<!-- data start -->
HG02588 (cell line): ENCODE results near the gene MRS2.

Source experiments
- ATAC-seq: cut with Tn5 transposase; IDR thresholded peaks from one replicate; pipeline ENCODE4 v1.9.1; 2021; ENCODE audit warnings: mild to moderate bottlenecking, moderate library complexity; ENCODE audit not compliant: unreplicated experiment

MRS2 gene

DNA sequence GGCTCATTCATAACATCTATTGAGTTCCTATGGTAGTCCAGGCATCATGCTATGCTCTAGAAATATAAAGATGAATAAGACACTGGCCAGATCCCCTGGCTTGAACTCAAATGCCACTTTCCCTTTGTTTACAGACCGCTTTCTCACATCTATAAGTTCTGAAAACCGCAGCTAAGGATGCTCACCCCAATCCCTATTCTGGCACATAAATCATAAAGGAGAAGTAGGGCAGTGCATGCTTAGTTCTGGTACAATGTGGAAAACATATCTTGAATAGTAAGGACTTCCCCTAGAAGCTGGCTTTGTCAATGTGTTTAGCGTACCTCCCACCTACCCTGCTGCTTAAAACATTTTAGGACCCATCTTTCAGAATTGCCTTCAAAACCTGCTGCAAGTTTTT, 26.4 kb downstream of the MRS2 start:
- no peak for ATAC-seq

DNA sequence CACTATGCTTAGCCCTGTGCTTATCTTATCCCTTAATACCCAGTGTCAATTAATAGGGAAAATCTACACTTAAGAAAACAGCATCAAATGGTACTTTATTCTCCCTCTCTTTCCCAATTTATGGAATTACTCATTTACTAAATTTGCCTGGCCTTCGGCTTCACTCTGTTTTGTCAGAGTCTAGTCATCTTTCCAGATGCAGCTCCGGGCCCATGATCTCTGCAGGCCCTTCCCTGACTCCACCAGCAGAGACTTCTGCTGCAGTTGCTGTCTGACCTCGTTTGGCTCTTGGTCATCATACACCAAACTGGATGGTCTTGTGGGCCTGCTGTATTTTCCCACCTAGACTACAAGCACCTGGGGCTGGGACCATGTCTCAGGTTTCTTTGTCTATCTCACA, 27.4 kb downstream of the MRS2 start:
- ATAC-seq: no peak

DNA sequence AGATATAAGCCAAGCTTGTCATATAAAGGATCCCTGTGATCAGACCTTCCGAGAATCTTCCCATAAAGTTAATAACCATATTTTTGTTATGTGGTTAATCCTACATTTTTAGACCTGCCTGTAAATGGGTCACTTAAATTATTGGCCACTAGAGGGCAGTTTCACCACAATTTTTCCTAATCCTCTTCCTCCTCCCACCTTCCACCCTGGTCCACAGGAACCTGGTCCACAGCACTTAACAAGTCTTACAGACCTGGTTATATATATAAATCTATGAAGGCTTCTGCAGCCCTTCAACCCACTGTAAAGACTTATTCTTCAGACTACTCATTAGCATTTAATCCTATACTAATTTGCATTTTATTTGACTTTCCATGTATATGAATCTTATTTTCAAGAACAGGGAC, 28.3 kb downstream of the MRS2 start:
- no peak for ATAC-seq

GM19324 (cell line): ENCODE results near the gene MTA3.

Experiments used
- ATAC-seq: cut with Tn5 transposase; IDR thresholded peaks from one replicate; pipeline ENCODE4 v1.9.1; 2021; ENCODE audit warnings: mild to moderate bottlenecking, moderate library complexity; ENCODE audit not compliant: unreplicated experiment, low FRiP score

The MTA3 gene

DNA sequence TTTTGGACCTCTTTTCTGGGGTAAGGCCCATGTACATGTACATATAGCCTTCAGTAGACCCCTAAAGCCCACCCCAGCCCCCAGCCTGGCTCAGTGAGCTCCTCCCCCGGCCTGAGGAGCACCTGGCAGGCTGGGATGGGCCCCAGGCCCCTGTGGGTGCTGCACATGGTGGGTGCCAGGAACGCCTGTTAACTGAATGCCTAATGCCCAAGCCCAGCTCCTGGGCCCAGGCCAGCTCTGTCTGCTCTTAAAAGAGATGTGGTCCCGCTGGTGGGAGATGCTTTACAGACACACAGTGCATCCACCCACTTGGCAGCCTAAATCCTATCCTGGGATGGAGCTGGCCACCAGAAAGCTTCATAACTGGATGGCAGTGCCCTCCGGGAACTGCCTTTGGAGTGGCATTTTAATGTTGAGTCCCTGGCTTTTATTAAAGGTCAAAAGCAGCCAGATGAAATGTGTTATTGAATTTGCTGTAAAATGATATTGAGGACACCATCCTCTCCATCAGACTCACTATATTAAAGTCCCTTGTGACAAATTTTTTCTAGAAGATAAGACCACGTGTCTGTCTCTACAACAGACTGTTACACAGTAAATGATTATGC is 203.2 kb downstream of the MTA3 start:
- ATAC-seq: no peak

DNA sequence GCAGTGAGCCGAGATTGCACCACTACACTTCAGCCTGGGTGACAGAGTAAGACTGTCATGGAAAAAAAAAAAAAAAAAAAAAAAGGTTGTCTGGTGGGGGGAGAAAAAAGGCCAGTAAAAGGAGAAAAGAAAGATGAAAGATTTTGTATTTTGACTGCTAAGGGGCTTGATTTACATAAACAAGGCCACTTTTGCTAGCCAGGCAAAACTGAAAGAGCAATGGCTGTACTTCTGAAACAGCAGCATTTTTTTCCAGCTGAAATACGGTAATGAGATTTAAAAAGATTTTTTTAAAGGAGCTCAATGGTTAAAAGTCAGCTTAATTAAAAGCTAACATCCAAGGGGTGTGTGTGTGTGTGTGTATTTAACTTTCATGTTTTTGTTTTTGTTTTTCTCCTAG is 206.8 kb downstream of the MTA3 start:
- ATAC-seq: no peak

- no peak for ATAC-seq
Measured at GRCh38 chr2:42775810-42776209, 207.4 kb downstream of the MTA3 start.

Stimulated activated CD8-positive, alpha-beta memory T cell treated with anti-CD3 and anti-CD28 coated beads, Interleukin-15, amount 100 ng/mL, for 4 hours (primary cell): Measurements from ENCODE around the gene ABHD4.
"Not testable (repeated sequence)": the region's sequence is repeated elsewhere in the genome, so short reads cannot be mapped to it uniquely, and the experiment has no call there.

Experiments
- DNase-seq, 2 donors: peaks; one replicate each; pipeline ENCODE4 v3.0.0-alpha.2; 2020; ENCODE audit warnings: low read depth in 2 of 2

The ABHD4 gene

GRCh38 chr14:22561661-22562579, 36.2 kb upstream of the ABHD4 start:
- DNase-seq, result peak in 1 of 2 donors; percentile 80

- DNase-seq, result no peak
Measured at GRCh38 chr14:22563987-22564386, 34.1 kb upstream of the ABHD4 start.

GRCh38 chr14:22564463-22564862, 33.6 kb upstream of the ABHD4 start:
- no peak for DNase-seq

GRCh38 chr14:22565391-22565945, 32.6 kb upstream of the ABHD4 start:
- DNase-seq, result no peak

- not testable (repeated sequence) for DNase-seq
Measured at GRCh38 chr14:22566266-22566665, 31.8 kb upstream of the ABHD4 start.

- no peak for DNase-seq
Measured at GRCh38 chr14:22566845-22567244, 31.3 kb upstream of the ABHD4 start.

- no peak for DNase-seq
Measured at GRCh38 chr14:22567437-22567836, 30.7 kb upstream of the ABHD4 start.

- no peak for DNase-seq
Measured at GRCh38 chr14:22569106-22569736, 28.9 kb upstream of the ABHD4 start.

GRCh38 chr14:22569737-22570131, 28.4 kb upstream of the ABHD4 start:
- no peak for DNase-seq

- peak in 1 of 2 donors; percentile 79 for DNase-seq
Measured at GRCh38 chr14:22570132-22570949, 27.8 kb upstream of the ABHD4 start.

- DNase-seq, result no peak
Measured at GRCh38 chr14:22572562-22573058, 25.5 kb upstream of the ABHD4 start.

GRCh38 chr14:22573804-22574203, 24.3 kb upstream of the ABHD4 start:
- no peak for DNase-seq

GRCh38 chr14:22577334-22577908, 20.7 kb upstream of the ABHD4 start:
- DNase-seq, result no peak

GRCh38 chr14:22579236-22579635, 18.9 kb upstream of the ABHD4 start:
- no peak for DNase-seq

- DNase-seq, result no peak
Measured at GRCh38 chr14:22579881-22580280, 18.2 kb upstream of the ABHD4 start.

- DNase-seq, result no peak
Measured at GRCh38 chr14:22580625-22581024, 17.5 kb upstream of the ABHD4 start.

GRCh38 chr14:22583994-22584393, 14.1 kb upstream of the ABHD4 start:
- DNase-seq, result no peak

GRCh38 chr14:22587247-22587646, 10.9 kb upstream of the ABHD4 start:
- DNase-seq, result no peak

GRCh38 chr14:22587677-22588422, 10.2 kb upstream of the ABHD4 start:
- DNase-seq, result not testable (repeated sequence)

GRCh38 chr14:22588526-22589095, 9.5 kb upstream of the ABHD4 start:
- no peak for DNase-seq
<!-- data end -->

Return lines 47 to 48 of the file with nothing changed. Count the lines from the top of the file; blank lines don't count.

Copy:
Measured at GRCh38 chr14:22572562-22573058, 25.5 kb upstream of the ABHD4 start.

GRCh38 chr14:22573804-22574203, 24.3 kb upstream of the ABHD4 start: